Cloudy weather has hampered northern light viewings for many individuals who had planned journeys to see the phenomenon. Hence, the best guidance for you planning a trip to the far north to view the Northern Lights is preparation. Also, know the cloud cover forecast beforehand.
So, is it possible to see the Northern Lights even while there are clouds?
To answer the question:
Yes, occasionally, you can. But there has to be a little cloud cover, and the northern lights sufficiently intense.
Using Cloud Cover Forecast for Northern Light Hunting
The cloud cover would be essential for effective Northern Lights Viewing.
Since Northern Lights displays occur nearly nightly, the clouds aren't as forgiving to the aurora explorer.
Auroras typically appear between 80 to 150 kilometres above the Earth's surface, although their height can reach over a thousand kilometres.
These heights are well above the Troposphere, the layer of Earth's atmosphere where clouds often originate. They can be as low as ground level in foggy climates and as high as 7.5 km over the Arctic or Antarctic surface.
Low clouds are classified between 0 and 2 kilometres in altitude in Iceland and other countries sharing a similar latitude. In contrast, intermediate clouds are classified as those between two and four kilometres in length. And the height of high clouds varies from 3 - 8 km.
Thus, it is pretty rare to get a fully cloudless night in Iceland during the winter because of the persistent weather pattern that hovers over the country. This is why you must use a cloud cover forecast before northern light hunting.
A Cloud Cover Forecast is a prediction. They are fallible and could be proven wrong. So, if your margins are thin, this becomes much more important.
Now let’s say you have a vacation home in the south of Iceland. The cloud cover forecast predicts that entire Iceland will be covered in clouds except for a small area directly above your home. But you shouldn't be too astonished if the reality turns out somewhat different.
Thus, outside factors must sometimes be included to make sense of a cloud cover forecast.
As was mentioned, cloud cover forecasts are some of the most challenging predictions for any meteorologist. These are updated every six hours and thus are made public around three hours after they recalculate the models.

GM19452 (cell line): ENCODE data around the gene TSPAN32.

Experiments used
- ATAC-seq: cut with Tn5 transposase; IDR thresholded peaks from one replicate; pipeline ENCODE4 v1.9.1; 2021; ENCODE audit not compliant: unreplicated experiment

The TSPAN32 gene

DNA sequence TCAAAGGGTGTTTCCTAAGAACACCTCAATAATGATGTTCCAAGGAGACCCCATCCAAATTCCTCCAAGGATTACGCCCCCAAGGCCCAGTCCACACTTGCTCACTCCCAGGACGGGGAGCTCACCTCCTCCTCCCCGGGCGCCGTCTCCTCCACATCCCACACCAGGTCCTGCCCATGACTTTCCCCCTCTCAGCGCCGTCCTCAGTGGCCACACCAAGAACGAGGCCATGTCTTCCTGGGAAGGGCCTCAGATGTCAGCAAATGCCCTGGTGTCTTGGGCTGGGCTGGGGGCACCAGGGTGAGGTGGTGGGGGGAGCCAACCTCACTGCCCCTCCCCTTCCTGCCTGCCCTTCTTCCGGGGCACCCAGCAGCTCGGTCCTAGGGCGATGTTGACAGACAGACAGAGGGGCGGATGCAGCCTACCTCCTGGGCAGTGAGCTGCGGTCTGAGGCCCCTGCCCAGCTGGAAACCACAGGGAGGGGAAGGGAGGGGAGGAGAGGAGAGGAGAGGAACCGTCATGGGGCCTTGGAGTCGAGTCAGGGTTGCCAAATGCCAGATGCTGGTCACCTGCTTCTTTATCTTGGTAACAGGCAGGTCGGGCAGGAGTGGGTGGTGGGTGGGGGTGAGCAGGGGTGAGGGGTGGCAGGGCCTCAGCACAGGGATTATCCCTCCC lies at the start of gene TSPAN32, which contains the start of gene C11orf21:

The results of the recalculations, which occur at 12:00, 18:00, 00:00, & 06:00 UTC, are released around three hours after the recalculation occurs.
The forecast has a pattern of shifting between separate iterations of the calculation, so the further ahead in time you check, the less likely it is that it will be accurate.
The best time to look for the Northern Lights
The ideal time to view the Northern Lights seems to be on clear nights at about midnight during the season of Aurora. The Aurora season begins at the end of August & continues until about halfway through April. On the other hand, if you are at a lower latitude, there's a significant solar storm. Thus, you may be able to view the northern lights even during the summertime, such as in June or July.
Studies show that increased solar activity is statistically associated with the beginning of autumn and spring. Hence, the periods of September & March are typically the most incredible times to view a vibrant display of the Aurora Borealis/ Northern lights.
To avoid the issue of cloud cover & bad weather, choose a viewing area for the Aurora that is well-known for having clear skies during the winter. Also, make sure to pack accordingly to deal with the possibility of snowfall & low temperatures.
Put in the effort to prepare. You can bask in your Northern Lights vacation without worrying about your safety and comfort. Thus, you may turn the event into one of your most significant and life-changing experiences.